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How Companion Planting Works

03.31.2012 · Posted in Gardening Articles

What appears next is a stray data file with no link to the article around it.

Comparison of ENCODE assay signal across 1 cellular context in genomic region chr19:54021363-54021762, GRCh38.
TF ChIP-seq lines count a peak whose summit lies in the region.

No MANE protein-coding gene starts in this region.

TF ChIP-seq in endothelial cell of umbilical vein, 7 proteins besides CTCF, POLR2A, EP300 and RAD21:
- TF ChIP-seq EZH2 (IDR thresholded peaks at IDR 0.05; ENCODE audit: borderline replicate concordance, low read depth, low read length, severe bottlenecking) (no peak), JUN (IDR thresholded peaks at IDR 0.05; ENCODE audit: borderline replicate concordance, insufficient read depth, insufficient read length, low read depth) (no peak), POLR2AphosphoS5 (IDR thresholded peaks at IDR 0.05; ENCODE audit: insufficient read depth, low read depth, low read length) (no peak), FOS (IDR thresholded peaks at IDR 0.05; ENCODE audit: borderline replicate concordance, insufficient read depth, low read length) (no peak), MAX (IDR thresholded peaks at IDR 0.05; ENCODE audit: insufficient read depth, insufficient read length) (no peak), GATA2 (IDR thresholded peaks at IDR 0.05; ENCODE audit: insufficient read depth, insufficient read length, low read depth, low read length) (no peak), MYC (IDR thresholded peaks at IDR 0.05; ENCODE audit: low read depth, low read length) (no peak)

As a gardener one wants a varied and attractive garden and with interesting combinations of plants that add aesthetic value as well as serve their function as crops. In addition, one would also like to garner more productive use of the space available.rnrnLike we have relationships with each other and different organisms, plants too tend to have different symbiotic relationships with each other. Companion plants do not tend to compete for space, sun, or nutrients or more than one of these. The plants that compete with those that we want to grow have gained the notoriety of being weeds! rnrnTall plants can provide shade for sun-sensitive shorter plants. Some plants act as decoys in the sense that they attract all the pests et al towards themselves. Some plants have greater affinity to attract bees which aid in pollination while others attract beneficial insects like bees, predators of pests etc. Other plants act as strong repellants for insects, pests, weeds, fungi et al.rn rnSome can fix nitrogen and in doing so make it available to other plants as well. Herbs are known to subtly change the flavor in plants around them. Some plants also cause the yield of companion plants to increase substantially. Some plants may also serve as wind shelters and provide wind breaks.rnrnHowever it has taken many forms and has been revived currently with the advent of organic gardening, in which the use of man-made fertilizers and pesticides is kept to a minimum. Moreover, square foot gardening, which packs plants as close together as possible, also promotes this concept since compatibility of plants has to be high for them to be in close proximity. rnrnThis concept has been around for centuries. Actually this concept is more prevalent in nature than is apparent. After all forests have companion plants growing in close proximity creating actual ecosystems. Monoculture is a very artificial form of growth for crops and I have always felt that some disruption in monoculture is needed to have sustainable cropping. In a way, companion planting is a way of emulating the same so that your plants can thrive without outside help.

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